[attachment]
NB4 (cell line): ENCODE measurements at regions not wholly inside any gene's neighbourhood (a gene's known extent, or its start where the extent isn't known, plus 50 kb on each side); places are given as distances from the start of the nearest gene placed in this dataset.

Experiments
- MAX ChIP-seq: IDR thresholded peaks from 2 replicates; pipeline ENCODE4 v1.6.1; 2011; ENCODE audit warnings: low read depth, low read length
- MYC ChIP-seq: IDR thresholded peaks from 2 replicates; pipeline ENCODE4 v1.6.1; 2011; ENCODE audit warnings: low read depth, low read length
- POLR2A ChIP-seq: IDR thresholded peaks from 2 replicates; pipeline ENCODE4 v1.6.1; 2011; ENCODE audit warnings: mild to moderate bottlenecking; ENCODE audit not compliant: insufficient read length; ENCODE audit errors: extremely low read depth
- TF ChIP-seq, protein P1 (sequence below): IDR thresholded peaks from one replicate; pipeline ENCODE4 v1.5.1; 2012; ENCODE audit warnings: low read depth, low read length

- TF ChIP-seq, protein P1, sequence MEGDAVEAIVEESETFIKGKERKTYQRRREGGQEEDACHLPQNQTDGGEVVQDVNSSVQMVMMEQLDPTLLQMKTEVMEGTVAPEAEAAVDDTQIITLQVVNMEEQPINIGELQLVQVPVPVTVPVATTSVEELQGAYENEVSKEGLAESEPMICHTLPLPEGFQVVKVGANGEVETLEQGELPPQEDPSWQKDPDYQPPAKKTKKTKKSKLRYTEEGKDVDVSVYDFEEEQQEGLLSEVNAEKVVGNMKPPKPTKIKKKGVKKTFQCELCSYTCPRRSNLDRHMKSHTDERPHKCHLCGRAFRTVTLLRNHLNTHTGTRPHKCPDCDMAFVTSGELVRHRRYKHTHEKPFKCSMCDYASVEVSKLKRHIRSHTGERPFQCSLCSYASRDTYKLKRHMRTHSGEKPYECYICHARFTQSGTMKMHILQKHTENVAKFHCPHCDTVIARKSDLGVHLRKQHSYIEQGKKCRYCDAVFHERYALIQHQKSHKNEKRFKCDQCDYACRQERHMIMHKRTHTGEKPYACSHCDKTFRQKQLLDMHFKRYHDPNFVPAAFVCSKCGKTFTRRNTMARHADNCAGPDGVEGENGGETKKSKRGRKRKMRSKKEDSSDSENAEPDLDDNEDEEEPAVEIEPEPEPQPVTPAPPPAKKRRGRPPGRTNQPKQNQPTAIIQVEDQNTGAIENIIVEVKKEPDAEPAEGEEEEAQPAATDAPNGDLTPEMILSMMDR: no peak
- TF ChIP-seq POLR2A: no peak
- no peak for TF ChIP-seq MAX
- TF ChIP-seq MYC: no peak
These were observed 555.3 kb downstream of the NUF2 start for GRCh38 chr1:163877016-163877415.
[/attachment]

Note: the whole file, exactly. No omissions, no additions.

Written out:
NB4 (cell line): ENCODE measurements at regions not wholly inside any gene's neighbourhood (a gene's known extent, or its start where the extent isn't known, plus 50 kb on each side); places are given as distances from the start of the nearest gene placed in this dataset.

Experiments
- MAX ChIP-seq: IDR thresholded peaks from 2 replicates; pipeline ENCODE4 v1.6.1; 2011; ENCODE audit warnings: low read depth, low read length
- MYC ChIP-seq: IDR thresholded peaks from 2 replicates; pipeline ENCODE4 v1.6.1; 2011; ENCODE audit warnings: low read depth, low read length
- POLR2A ChIP-seq: IDR thresholded peaks from 2 replicates; pipeline ENCODE4 v1.6.1; 2011; ENCODE audit warnings: mild to moderate bottlenecking; ENCODE audit not compliant: insufficient read length; ENCODE audit errors: extremely low read depth
- TF ChIP-seq, protein P1 (sequence below): IDR thresholded peaks from one replicate; pipeline ENCODE4 v1.5.1; 2012; ENCODE audit warnings: low read depth, low read length

- TF ChIP-seq, protein P1, sequence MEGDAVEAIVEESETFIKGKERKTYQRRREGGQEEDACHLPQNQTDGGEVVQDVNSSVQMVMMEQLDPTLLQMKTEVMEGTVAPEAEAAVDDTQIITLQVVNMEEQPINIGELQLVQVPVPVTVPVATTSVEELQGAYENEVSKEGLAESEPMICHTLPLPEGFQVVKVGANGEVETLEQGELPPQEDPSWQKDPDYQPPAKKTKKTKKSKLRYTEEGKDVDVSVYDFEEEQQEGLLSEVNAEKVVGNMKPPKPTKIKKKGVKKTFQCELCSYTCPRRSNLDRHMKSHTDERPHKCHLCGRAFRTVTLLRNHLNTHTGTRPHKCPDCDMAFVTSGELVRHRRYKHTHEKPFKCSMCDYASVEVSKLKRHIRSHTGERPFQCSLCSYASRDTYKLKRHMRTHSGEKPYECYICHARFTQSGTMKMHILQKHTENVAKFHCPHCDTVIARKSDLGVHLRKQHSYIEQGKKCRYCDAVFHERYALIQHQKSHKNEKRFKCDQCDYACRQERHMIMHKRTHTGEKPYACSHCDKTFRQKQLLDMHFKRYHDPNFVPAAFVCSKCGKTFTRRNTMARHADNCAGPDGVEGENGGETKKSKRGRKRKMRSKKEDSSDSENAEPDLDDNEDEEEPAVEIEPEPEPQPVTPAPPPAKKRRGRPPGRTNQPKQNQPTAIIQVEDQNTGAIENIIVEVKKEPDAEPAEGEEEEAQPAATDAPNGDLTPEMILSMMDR: no peak
- TF ChIP-seq POLR2A: no peak
- no peak for TF ChIP-seq MAX
- TF ChIP-seq MYC: no peak
These were observed 555.3 kb downstream of the NUF2 start for GRCh38 chr1:163877016-163877415.